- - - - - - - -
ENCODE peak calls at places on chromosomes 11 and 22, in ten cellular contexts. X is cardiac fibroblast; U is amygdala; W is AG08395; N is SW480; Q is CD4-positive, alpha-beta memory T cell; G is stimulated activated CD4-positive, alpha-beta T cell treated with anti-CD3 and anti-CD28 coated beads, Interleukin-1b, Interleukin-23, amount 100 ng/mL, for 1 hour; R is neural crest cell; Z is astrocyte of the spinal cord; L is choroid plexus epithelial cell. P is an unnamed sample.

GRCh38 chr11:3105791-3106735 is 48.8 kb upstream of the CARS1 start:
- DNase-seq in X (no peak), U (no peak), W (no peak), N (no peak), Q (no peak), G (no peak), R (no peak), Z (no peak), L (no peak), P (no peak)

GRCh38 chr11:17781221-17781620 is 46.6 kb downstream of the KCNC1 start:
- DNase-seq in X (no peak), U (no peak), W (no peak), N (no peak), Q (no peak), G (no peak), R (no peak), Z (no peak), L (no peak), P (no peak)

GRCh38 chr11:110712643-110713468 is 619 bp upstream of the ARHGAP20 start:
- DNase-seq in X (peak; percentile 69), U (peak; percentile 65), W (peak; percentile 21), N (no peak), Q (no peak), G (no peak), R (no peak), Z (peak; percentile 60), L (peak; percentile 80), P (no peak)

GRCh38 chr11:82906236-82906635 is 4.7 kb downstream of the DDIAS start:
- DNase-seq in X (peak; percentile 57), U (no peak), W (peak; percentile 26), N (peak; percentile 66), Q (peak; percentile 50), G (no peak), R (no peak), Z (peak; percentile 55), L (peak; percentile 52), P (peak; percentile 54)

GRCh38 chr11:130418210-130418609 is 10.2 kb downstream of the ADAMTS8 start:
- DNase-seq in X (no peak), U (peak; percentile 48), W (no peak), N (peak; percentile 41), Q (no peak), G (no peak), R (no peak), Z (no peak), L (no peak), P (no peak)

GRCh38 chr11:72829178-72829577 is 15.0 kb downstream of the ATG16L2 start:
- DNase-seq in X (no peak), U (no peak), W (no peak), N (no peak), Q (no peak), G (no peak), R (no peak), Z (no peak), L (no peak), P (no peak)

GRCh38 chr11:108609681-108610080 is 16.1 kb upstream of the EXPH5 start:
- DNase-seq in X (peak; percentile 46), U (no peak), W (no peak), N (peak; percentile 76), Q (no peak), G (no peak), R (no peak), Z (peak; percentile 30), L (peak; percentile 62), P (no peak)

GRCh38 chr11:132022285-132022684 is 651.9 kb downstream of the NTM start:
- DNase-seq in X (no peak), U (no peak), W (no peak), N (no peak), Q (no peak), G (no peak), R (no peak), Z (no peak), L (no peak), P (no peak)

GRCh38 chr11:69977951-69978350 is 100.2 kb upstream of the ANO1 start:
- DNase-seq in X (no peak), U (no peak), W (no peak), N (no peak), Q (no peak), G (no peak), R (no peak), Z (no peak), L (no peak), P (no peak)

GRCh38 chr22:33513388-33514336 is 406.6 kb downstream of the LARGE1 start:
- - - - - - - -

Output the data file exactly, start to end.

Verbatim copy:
ENCODE peak calls at places on chromosomes 11 and 22, in ten cellular contexts. X is cardiac fibroblast; U is amygdala; W is AG08395; N is SW480; Q is CD4-positive, alpha-beta memory T cell; G is stimulated activated CD4-positive, alpha-beta T cell treated with anti-CD3 and anti-CD28 coated beads, Interleukin-1b, Interleukin-23, amount 100 ng/mL, for 1 hour; R is neural crest cell; Z is astrocyte of the spinal cord; L is choroid plexus epithelial cell. P is an unnamed sample.

GRCh38 chr11:3105791-3106735 is 48.8 kb upstream of the CARS1 start:
- DNase-seq in X (no peak), U (no peak), W (no peak), N (no peak), Q (no peak), G (no peak), R (no peak), Z (no peak), L (no peak), P (no peak)

GRCh38 chr11:17781221-17781620 is 46.6 kb downstream of the KCNC1 start:
- DNase-seq in X (no peak), U (no peak), W (no peak), N (no peak), Q (no peak), G (no peak), R (no peak), Z (no peak), L (no peak), P (no peak)

GRCh38 chr11:110712643-110713468 is 619 bp upstream of the ARHGAP20 start:
- DNase-seq in X (peak; percentile 69), U (peak; percentile 65), W (peak; percentile 21), N (no peak), Q (no peak), G (no peak), R (no peak), Z (peak; percentile 60), L (peak; percentile 80), P (no peak)

GRCh38 chr11:82906236-82906635 is 4.7 kb downstream of the DDIAS start:
- DNase-seq in X (peak; percentile 57), U (no peak), W (peak; percentile 26), N (peak; percentile 66), Q (peak; percentile 50), G (no peak), R (no peak), Z (peak; percentile 55), L (peak; percentile 52), P (peak; percentile 54)

GRCh38 chr11:130418210-130418609 is 10.2 kb downstream of the ADAMTS8 start:
- DNase-seq in X (no peak), U (peak; percentile 48), W (no peak), N (peak; percentile 41), Q (no peak), G (no peak), R (no peak), Z (no peak), L (no peak), P (no peak)

GRCh38 chr11:72829178-72829577 is 15.0 kb downstream of the ATG16L2 start:
- DNase-seq in X (no peak), U (no peak), W (no peak), N (no peak), Q (no peak), G (no peak), R (no peak), Z (no peak), L (no peak), P (no peak)

GRCh38 chr11:108609681-108610080 is 16.1 kb upstream of the EXPH5 start:
- DNase-seq in X (peak; percentile 46), U (no peak), W (no peak), N (peak; percentile 76), Q (no peak), G (no peak), R (no peak), Z (peak; percentile 30), L (peak; percentile 62), P (no peak)

GRCh38 chr11:132022285-132022684 is 651.9 kb downstream of the NTM start:
- DNase-seq in X (no peak), U (no peak), W (no peak), N (no peak), Q (no peak), G (no peak), R (no peak), Z (no peak), L (no peak), P (no peak)

GRCh38 chr11:69977951-69978350 is 100.2 kb upstream of the ANO1 start:
- DNase-seq in X (no peak), U (no peak), W (no peak), N (no peak), Q (no peak), G (no peak), R (no peak), Z (no peak), L (no peak), P (no peak)

GRCh38 chr22:33513388-33514336 is 406.6 kb downstream of the LARGE1 start: